It has been shown that sub-diffraction structures can be resolved in acoustic resolution photoacoustic imaging thanks to norm-based iterative reconstruction algorithms exploiting prior knowledge of the point spread function (PSF) of the imaging system. Here, we demonstrate that super-resolution is still achievable when the receiving ultrasonic probe has much fewer elements than used conventionally (8 against 128). To this end, a proof-of-concept experiment was conducted. A microfluidic circuit containing five parallel microchannels (channel’s width 40μm, center-to center distance 180μm) filled with dye was exposed to 5ns laser pulses (=532nm, fluence=3.0mJ/cm2, PRF=100Hz). Photoacoustic signals generated by the sample were captured by a linear ultrasonic array (128 elements, pitch=0.1mm, fc=15MHz) connected to an acquisition device. The forward problem is modelled in a matrix form Y=AX, where Y are the measured photoacoustic signals and X is the object to reconstruct. The matrix A contained the PSFs at all points of the reconstruction grid, and was derived from a single PSF acquired experimentally for a 10-μm wide microchannel. For the reconstruction, we used a sparsity-based minimization algorithm. While the conventional image obtained by beamforming the signals measured with all the 128 elements of the probe cannot resolve the individual microchannels, our sparsity-based reconstruction leads to super-resolved images with only 8 elements of the probe (regularly spaced over the full probe aperture), with an image quality comparable to that obtained with all the 128 elements. These results pave the way towards super-resolution in 3D photoacoustic imaging with sparse transducers arrays.
Most of compressed sensing (CS) theory to date is focused on incoherent sensing, that is, columns from the sensing matrix are highly uncorrelated. However, sensing systems with naturally occurring correlations arise in many applications, such as signal detection, motion detection and radar. Moreover, in these applications it is often not necessary to know the support of the signal exactly, but instead small errors in the support and signal are tolerable. Despite the abundance of work utilizing incoherent sensing matrices, for this type of tolerant recovery we suggest that coherence is actually beneficial . We promote the use of coherent sampling when tolerant support recovery is acceptable, and demonstrate its advantages empirically. In addition, we provide a first step towards theoretical analysis by considering a specific reconstruction method for selected signal classes.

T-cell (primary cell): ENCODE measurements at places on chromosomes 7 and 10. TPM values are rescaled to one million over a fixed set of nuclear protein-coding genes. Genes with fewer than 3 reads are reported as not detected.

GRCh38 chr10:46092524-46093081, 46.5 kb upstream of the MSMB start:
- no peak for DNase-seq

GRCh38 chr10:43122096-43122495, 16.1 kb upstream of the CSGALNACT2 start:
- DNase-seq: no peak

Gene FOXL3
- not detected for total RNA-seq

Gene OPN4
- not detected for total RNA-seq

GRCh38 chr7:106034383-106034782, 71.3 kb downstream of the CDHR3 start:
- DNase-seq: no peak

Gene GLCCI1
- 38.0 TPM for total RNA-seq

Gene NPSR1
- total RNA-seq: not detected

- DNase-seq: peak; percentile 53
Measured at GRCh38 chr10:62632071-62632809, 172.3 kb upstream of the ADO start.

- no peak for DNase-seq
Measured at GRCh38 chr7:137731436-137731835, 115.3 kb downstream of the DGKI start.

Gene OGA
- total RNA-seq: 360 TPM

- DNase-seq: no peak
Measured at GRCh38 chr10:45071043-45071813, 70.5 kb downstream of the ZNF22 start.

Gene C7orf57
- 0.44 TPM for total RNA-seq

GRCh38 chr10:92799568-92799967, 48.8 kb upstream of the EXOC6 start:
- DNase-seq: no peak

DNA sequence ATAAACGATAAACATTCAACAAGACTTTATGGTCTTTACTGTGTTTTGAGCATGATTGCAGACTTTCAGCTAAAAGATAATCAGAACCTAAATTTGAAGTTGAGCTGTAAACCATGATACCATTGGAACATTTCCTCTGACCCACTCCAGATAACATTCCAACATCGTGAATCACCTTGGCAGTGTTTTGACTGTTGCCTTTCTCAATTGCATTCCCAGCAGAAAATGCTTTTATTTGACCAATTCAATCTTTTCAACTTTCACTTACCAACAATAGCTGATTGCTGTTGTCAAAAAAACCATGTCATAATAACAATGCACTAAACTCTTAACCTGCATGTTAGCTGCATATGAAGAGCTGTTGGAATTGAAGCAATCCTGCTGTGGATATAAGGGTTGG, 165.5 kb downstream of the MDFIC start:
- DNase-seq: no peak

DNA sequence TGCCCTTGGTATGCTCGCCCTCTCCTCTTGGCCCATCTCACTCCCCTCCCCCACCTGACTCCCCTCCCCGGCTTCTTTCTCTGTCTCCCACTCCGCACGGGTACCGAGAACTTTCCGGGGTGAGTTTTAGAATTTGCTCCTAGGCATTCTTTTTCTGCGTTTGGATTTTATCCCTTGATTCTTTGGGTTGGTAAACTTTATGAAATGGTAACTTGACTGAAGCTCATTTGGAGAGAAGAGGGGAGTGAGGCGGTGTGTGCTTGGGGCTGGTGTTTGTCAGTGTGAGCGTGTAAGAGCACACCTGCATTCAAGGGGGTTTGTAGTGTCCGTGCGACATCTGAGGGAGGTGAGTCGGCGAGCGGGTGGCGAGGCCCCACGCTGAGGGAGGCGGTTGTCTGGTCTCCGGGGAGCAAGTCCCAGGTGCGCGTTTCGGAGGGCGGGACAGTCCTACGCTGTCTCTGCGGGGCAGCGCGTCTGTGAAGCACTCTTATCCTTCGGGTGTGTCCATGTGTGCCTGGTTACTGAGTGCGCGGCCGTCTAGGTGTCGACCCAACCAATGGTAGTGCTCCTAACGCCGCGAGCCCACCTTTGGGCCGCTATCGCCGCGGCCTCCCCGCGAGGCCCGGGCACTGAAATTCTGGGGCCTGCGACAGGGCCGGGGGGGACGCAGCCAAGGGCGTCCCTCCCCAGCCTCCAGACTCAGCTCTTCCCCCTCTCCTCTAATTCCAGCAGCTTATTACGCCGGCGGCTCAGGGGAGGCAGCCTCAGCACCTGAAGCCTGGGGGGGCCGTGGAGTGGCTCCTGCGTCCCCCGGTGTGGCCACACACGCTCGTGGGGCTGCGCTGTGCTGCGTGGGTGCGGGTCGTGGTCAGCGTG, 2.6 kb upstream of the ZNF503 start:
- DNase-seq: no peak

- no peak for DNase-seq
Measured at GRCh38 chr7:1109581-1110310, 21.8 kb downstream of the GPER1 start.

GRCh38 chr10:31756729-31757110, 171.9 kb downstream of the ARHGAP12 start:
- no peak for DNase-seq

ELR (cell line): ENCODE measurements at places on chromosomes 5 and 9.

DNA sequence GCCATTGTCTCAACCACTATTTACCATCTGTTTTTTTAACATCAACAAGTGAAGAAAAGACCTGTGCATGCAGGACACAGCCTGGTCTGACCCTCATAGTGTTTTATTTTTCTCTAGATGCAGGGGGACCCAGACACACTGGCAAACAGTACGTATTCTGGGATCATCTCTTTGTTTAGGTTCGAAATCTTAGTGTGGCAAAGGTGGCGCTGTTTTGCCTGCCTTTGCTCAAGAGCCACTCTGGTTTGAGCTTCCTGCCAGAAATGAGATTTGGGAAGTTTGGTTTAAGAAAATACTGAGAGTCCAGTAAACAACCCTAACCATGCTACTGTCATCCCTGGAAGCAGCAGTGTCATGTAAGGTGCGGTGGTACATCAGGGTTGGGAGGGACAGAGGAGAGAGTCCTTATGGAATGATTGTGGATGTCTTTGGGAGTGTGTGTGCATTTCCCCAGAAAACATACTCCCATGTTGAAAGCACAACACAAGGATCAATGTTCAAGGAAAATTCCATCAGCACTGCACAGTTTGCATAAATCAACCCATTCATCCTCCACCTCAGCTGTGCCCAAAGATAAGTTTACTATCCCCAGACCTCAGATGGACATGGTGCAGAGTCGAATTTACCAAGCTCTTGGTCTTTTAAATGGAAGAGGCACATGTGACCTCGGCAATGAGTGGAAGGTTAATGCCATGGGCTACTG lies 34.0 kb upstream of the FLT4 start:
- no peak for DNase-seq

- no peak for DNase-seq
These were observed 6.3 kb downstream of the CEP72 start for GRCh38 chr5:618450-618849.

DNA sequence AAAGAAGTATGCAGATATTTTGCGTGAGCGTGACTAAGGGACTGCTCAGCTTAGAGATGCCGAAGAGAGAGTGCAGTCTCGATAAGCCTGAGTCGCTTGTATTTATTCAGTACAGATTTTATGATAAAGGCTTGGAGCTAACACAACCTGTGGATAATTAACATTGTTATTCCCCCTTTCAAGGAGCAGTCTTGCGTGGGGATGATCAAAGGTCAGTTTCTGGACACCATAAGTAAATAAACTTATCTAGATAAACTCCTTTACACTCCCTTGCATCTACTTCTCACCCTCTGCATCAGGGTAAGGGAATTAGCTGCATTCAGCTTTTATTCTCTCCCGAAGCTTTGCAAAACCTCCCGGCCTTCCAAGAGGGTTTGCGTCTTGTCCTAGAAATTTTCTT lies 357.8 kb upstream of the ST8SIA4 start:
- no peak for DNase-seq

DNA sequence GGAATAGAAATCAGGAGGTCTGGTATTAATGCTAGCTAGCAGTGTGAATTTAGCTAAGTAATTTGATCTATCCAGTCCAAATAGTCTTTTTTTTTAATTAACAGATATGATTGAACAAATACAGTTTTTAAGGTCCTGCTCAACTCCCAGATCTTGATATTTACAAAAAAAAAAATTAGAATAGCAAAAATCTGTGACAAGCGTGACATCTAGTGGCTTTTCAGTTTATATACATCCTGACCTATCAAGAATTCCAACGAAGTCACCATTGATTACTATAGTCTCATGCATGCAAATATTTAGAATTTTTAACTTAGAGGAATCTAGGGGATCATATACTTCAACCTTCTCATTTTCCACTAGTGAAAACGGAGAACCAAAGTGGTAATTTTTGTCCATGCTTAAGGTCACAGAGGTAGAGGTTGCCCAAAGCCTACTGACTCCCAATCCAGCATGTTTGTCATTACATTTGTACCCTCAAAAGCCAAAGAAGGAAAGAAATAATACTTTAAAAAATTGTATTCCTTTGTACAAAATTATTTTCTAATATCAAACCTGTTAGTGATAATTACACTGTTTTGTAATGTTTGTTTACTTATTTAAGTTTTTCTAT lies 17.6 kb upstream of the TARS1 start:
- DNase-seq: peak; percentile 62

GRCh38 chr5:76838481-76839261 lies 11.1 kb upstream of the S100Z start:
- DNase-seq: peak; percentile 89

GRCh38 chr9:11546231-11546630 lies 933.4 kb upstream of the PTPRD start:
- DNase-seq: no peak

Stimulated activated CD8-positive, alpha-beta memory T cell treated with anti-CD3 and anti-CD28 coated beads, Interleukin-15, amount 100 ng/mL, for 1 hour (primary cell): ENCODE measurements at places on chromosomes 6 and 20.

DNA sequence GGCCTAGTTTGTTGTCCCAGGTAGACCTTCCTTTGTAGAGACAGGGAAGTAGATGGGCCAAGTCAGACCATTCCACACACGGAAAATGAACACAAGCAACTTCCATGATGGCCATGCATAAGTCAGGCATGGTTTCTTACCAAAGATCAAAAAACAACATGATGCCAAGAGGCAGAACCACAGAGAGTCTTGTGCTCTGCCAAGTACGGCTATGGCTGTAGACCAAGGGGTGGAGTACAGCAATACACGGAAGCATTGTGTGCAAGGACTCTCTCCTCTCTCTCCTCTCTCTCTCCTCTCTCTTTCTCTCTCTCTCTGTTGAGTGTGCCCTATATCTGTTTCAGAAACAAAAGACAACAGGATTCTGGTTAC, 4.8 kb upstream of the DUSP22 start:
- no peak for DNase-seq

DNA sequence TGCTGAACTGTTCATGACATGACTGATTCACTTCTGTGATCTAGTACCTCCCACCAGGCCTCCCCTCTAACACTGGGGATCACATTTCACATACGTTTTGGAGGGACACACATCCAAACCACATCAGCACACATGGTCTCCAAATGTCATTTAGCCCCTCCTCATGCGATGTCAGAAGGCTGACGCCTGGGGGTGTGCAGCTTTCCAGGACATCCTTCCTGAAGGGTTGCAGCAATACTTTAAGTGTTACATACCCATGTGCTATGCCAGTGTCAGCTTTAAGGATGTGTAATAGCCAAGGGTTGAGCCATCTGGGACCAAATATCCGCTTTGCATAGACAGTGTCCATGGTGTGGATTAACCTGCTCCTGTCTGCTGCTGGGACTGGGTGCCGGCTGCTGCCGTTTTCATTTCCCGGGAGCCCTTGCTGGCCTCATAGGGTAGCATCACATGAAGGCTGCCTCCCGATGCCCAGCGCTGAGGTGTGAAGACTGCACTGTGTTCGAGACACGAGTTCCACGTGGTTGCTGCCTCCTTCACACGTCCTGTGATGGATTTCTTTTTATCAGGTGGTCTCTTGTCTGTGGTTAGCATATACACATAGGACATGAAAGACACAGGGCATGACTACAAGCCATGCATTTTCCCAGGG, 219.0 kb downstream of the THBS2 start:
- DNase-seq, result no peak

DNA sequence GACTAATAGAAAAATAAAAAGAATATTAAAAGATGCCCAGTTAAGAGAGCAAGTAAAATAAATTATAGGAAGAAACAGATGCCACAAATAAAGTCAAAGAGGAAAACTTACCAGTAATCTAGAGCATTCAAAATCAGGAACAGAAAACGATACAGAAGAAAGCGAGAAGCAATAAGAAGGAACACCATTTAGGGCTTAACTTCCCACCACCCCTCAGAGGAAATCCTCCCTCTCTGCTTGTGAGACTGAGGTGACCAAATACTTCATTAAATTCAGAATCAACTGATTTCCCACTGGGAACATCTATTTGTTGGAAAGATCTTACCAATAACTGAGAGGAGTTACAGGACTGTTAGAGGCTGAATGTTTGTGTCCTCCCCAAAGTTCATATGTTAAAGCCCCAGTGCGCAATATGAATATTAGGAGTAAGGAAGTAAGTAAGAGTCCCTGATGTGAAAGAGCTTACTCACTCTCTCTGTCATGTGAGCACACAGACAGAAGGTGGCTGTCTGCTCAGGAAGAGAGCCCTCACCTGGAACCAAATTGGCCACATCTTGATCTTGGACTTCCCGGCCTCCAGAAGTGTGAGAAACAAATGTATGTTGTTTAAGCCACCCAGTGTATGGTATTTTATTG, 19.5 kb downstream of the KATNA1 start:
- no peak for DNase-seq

Low-rank matrix recovery addresses the problem of recovering an unknown low-rank matrix from few linear
measurements. Nuclear-norm minimization is a tractable approach with a recent surge of strong theoretical
backing. Analagous to the theory of compressed sensing, these results have required random measurements.
For example, m ≥ Cnr Gaussian measurements are sufficient to recover any rank-r n x n matrix with high
probability. In this paper we address the theoretical question of how many measurements are needed via any
method whatsoever - tractable or not. We show that for a family of random measurement ensembles, m ≥ 4nr-4r<sup>2</sup> measurements are sufficient to guarantee that no rank-2r matrix lies in the null space of the measurement
operator with probability one. This is a necessary and sufficient condition to ensure uniform recovery of all rank-r
matrices by rank minimization. Furthermore, this value of m precisely matches the dimension of the manifold
of all rank-2r matrices. We also prove that for a fixed rank-r matrix, m ≥ 2nr - r<sup>2</sup> + 1 random measurements
are enough to guarantee recovery using rank minimization. These results give a benchmark to which we may
compare the efficacy of nuclear-norm minimization.
Recent developments of new medical treatment techniques put challenging demands on ultrasound imaging
systems in terms of both image quality and raw data size. Traditional sampling methods result in very large
amounts of data, thus, increasing demands on processing hardware and limiting the flexibility in the postprocessing
In this paper, we apply Compressed Sensing (CS) techniques to analog ultrasound signals, following the recently
developed Xampling framework. The result is a system with significantly reduced sampling rates which, in turn,
means significantly reduced data size while maintaining the quality of the resulting images.
We address the problem of motion blur removal from an image sequence that was acquired by a sensor with
nonlinear response. Motion blur removal in purely linear settings has been studied extensively in the past. In
practice however, sensors exhibit nonlinearities, which also need to be compensated for. In this paper we study
the problem of joint motion blur removal and nonlinearity compensation. Two naive approaches for treating this
problem are to apply the inverse of the nonlinearity prior to a deblurring stage or following it. These strategies
require a preliminary motion estimation stage, which may be inaccurate for complex motion fields. Moreover,
even if the motion parameters are known, we provide theoretical arguments and also show through simulations
that theses methods yield unsatisfactory results. In this work, we propose an efficient iterative algorithm for
joint nonlinearity compensation and motion blur removal. Our approach relies on a recently developed theory for
nonlinear and nonideal sampling setups. Our method does not require knowledge of the motion responsible for
the blur. We show through experiments the effectiveness of our method compared with alternative approaches.